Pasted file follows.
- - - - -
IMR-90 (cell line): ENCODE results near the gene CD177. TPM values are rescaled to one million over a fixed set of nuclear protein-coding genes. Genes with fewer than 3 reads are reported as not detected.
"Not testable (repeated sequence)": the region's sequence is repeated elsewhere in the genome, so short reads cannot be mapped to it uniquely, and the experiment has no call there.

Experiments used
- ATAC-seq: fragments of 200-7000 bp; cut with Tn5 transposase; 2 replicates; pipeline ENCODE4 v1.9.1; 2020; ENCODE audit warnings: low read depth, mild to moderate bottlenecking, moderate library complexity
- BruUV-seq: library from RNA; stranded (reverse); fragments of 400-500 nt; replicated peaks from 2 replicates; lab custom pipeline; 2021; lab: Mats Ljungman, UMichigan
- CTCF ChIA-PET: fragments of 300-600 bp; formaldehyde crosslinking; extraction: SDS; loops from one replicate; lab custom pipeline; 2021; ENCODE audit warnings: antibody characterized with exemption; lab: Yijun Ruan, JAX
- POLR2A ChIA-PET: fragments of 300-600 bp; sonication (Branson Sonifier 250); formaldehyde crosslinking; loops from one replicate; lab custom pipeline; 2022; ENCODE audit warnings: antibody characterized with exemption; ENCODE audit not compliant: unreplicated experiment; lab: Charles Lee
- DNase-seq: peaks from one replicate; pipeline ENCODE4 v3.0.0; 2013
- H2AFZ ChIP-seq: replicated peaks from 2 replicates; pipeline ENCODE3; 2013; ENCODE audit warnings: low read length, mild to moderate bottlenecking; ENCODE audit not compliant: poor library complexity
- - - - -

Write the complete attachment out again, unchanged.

IMR-90 (cell line): ENCODE results near the gene CD177. TPM values are rescaled to one million over a fixed set of nuclear protein-coding genes. Genes with fewer than 3 reads are reported as not detected.
"Not testable (repeated sequence)": the region's sequence is repeated elsewhere in the genome, so short reads cannot be mapped to it uniquely, and the experiment has no call there.

Experiments used
- ATAC-seq: fragments of 200-7000 bp; cut with Tn5 transposase; 2 replicates; pipeline ENCODE4 v1.9.1; 2020; ENCODE audit warnings: low read depth, mild to moderate bottlenecking, moderate library complexity
- BruUV-seq: library from RNA; stranded (reverse); fragments of 400-500 nt; replicated peaks from 2 replicates; lab custom pipeline; 2021; lab: Mats Ljungman, UMichigan
- CTCF ChIA-PET: fragments of 300-600 bp; formaldehyde crosslinking; extraction: SDS; loops from one replicate; lab custom pipeline; 2021; ENCODE audit warnings: antibody characterized with exemption; lab: Yijun Ruan, JAX
- POLR2A ChIA-PET: fragments of 300-600 bp; sonication (Branson Sonifier 250); formaldehyde crosslinking; loops from one replicate; lab custom pipeline; 2022; ENCODE audit warnings: antibody characterized with exemption; ENCODE audit not compliant: unreplicated experiment; lab: Charles Lee
- DNase-seq: peaks from one replicate; pipeline ENCODE4 v3.0.0; 2013
- H2AFZ ChIP-seq: replicated peaks from 2 replicates; pipeline ENCODE3; 2013; ENCODE audit warnings: low read length, mild to moderate bottlenecking; ENCODE audit not compliant: poor library complexity